Ms. Smith-Grant: I am thinking of an example we had not that long ago, of an individual who was on a salary continuance — he was terminated — and became disabled during that time period. Technically, as per the contract, he would have no longer been eligible for long-term disability.

The Chairman: Because he was not an employee?

Ms. Smith-Grant: The way the contract is structured, if you are on salary continuance, disability eligibility only continues for one month.

This individual, who was also very ill, would not have had any coverage. I did not change the entire salary continuance benefit eligibility for everyone we terminate who may be disabled; I simply looked at this one individual. What we did was we finessed it with the insurance company. Again, we looked at the contract with the insurance company and said, ``This is our situation. We would like to waive that 30-day period for this individual.''

The Chairman: You would like the insurance company to waive it?

Ms. Smith-Grant: Yes, because our long-term disability contract is fully insured, as they call it, or fully pooled coverage. I do not know if that makes any sense, but it is coverage that we cannot control — not like our health and dental plans, where we pay the bills.

We took them to the boardroom and said, ``Look, this individual needs help. We are an employer with a culture of being very people-oriented, we are very compassionate, and that is what we want to demonstrate here.'' This person worked for us probably only for two or three years, so it was not a long tenure, but he had a terminal illness.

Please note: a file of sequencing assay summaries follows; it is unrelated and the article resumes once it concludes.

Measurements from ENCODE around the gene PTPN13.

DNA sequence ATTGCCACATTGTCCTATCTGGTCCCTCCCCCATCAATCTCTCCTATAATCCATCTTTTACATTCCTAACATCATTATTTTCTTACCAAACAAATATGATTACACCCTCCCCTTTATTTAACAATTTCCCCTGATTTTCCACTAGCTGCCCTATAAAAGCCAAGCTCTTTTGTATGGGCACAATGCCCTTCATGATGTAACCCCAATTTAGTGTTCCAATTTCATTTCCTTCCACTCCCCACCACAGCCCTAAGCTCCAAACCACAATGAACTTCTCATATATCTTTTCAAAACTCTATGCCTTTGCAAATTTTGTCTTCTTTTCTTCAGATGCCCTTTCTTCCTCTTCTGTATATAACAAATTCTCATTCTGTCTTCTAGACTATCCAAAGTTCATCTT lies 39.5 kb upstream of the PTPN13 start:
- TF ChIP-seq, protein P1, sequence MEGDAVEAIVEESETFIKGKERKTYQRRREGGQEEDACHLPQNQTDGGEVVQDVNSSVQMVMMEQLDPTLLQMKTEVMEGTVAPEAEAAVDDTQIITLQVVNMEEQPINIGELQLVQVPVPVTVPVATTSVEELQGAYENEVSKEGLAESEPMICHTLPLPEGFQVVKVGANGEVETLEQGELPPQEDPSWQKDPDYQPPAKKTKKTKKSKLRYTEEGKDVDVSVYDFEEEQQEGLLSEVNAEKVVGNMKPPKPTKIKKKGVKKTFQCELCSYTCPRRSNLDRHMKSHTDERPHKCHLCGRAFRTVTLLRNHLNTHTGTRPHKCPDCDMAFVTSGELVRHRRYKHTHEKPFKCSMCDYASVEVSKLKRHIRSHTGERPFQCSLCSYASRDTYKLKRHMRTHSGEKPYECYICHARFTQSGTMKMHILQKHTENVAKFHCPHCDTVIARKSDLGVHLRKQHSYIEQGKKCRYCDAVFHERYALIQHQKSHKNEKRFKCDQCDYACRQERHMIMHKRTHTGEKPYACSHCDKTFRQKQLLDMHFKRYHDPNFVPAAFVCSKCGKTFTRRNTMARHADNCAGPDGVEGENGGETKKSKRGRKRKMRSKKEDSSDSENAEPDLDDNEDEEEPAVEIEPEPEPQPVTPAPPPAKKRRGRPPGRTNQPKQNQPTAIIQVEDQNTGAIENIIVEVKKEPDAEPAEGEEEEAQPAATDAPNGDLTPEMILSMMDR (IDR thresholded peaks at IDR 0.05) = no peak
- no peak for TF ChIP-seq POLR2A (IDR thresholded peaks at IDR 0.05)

We waived it. That is the short answer. Then I worked with the insurance company to get him on to benefits. He still had to go through the process of getting his physician to give Sun Life the information. Then he was treated as if he was an active individual in the plan.

We had another situation, of a long-time employee — who really founded PowerHouse, one of our products developed years ago — who was retiring and only doing maybe some consulting work for us. He did not really fit the eligibility definition for benefits any more, because you must be a permanent employee and work a minimum of 15 hours a week. This person would maybe work 15 hours, maybe not. He was probably going to golf or something.

However, we said that we wanted to give this person benefits. He is legendary at Cognos and has been there for 30 years. We do not have retiree benefits of any kind, because it is not a competitive issue in our industry.

It is amazing what you can do with negotiating skills and adding some pressure; they often will give you what your mandate is. We ended up placing this individual in our benefits plan for permanent part-time employees, those who work 15 hours or more. He did not quite fit the definition, but we have a rider to our plan naming this individual so that he is covered for health and dental benefits.

There were some restrictions. They did reduce some of the benefits. For instance, out-of-country medical coverage was reduced to $50,000 from the current $1 million. However, he still had health and dental coverage; he had life insurance at one times salary instead of two, but at least we had something to offer him.

The Chairman: That is exactly consistent with my own private sector experience, which is that reasonable people on the employer side and reasonable people on the insurance company side can find a way to finesse a situation with a little movement here and there. Thank you.

Senator Lynch-Staunton: Unfortunately, although the government might want to do exactly what you did in special cases, it is limited by the law. It is stuck with the law. Even if the carrier and the government were agreeable, the law is the handicap. Maybe someday, the law will be written in such a way that the cases of individuals are included in our legislation, so that we would not again have to deal with such a situation. I do not know how you do that, but there must be a way.

The Chairman: Thank you for coming here, that was really helpful. We will definitely get back to you on the EAP program.

Ms. Smith-Grant: It has been a real opportunity to speak to such an elite group.